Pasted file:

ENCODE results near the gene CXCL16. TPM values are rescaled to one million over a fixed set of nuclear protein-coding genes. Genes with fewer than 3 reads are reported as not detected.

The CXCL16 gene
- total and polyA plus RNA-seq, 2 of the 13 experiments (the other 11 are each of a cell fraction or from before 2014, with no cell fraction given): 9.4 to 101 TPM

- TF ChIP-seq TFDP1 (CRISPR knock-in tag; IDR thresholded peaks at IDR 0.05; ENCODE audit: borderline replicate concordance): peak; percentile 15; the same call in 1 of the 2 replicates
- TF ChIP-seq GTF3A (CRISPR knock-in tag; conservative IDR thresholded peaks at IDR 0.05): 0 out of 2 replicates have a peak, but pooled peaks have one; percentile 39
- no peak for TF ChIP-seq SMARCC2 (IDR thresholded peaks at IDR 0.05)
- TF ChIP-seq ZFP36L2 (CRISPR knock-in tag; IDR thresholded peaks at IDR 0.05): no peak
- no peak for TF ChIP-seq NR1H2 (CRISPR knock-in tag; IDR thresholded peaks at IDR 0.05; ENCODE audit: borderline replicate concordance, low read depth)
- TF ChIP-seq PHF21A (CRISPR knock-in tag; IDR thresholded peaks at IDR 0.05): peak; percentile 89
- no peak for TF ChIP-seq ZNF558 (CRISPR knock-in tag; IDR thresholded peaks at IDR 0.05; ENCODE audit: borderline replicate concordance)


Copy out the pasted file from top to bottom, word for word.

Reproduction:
ENCODE results near the gene CXCL16. TPM values are rescaled to one million over a fixed set of nuclear protein-coding genes. Genes with fewer than 3 reads are reported as not detected.

The CXCL16 gene
- total and polyA plus RNA-seq, 2 of the 13 experiments (the other 11 are each of a cell fraction or from before 2014, with no cell fraction given): 9.4 to 101 TPM

- TF ChIP-seq TFDP1 (CRISPR knock-in tag; IDR thresholded peaks at IDR 0.05; ENCODE audit: borderline replicate concordance): peak; percentile 15; the same call in 1 of the 2 replicates
- TF ChIP-seq GTF3A (CRISPR knock-in tag; conservative IDR thresholded peaks at IDR 0.05): 0 out of 2 replicates have a peak, but pooled peaks have one; percentile 39
- no peak for TF ChIP-seq SMARCC2 (IDR thresholded peaks at IDR 0.05)
- TF ChIP-seq ZFP36L2 (CRISPR knock-in tag; IDR thresholded peaks at IDR 0.05): no peak
- no peak for TF ChIP-seq NR1H2 (CRISPR knock-in tag; IDR thresholded peaks at IDR 0.05; ENCODE audit: borderline replicate concordance, low read depth)
- TF ChIP-seq PHF21A (CRISPR knock-in tag; IDR thresholded peaks at IDR 0.05): peak; percentile 89
- no peak for TF ChIP-seq ZNF558 (CRISPR knock-in tag; IDR thresholded peaks at IDR 0.05; ENCODE audit: borderline replicate concordance)